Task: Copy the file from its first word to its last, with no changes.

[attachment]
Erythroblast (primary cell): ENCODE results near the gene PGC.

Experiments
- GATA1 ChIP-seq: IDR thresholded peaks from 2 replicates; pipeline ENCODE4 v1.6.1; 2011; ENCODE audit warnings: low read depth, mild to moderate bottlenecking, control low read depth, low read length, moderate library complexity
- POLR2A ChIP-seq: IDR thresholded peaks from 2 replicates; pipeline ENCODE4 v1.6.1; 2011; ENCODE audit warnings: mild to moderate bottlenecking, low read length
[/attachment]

Erythroblast (primary cell): ENCODE results near the gene PGC.

Experiments
- GATA1 ChIP-seq: IDR thresholded peaks from 2 replicates; pipeline ENCODE4 v1.6.1; 2011; ENCODE audit warnings: low read depth, mild to moderate bottlenecking, control low read depth, low read length, moderate library complexity
- POLR2A ChIP-seq: IDR thresholded peaks from 2 replicates; pipeline ENCODE4 v1.6.1; 2011; ENCODE audit warnings: mild to moderate bottlenecking, low read length